A middle-of-the-night wakeup call has never gotten old for Christian M. Pettker, MD, a high-risk pregnancy specialist. “I am still excited when I get woken up at 3 a.m. for a delivery and watch a family bring a new life into the world,” says Dr. Pettker, who is chief of obstetrics and medical director of both the labor and birth unit and the maternal special care unit at Yale New Haven Hospital. “It’s such a privilege and a joy.”
Witnessing a birth as a medical school student sold him on the field of obstetrics and gynecology, something he had never considered before that moment. “After that first delivery, I thought, ‘That was one of the most beautiful experiences I could ever participate in,’” he says. “That was what I knew I wanted to do when I got up every morning for the rest of my life.”
Dr. Pettker specializes in treating pregnant women with diabetes, hypertension, lupus, as well as multiple pregnancies or those with fetal abnormalities. “We’re really good at taking care of high-risk pregnancies like they are low-risk ones,” he says. “When women have a problem with their pregnancy or they have a medical problem and they become pregnant, they focus on the problem. When we show them that we will not only take care of their problems, but give them a normal experience, that is a big relief.”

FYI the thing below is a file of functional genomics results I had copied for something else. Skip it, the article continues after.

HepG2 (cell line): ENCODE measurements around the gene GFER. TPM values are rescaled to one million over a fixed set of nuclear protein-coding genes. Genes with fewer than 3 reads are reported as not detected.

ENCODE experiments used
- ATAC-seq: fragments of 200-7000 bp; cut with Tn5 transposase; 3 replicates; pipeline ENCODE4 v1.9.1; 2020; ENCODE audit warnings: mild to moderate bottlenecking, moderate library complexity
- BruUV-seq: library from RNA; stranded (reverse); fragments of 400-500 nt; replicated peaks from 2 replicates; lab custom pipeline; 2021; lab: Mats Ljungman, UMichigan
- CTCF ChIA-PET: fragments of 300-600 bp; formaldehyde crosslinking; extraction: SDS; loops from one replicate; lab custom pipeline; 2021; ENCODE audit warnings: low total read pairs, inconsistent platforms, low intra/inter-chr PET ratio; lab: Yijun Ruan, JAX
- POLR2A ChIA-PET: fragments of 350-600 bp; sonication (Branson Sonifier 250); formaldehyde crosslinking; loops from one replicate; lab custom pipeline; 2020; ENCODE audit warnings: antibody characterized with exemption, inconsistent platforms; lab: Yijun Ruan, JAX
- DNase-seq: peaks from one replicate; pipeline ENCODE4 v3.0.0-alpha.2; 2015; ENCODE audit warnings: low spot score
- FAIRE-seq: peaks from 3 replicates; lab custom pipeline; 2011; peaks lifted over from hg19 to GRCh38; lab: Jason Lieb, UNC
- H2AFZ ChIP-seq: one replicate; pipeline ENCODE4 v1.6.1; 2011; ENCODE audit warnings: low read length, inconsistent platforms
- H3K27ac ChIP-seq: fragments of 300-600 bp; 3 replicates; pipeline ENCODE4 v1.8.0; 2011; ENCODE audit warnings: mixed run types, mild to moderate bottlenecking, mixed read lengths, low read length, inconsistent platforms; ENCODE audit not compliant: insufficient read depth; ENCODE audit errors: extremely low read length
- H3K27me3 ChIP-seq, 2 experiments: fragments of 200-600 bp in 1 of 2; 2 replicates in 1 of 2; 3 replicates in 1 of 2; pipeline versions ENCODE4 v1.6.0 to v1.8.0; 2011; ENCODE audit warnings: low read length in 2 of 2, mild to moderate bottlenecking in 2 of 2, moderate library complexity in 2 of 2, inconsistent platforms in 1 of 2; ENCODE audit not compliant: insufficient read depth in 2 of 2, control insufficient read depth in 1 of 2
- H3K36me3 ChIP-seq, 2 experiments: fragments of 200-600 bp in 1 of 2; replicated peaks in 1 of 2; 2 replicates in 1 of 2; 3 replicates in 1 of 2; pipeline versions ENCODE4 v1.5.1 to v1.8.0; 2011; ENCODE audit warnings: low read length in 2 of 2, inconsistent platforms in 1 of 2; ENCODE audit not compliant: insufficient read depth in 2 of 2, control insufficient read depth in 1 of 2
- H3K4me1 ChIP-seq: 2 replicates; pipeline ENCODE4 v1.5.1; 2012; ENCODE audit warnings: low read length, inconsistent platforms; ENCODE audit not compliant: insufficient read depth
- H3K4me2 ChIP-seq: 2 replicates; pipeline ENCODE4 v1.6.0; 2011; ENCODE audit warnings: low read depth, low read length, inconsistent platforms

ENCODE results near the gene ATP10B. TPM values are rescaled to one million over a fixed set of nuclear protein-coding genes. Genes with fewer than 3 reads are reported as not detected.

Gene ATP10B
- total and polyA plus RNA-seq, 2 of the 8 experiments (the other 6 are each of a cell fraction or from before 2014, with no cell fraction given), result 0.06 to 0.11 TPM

However, not every high-risk pregnancy goes well, Dr. Pettker acknowledges. “For pregnancies with serious complications, there can be a huge sense of loss, and to help people get through those tragic moments can also be rewarding,” he says.
His research focuses on making the delivery environment safer for pregnant women and their newborn babies. “Yale has been a leader in healthcare safety and quality, particularly in obstetrics,” says Dr. Pettker, who is also an associate professor of obstetrics, gynecology and reproductive services at Yale School of Medicine. “A lot of our work has had great outcomes and has become a model for other programs around the country.
Years In Practice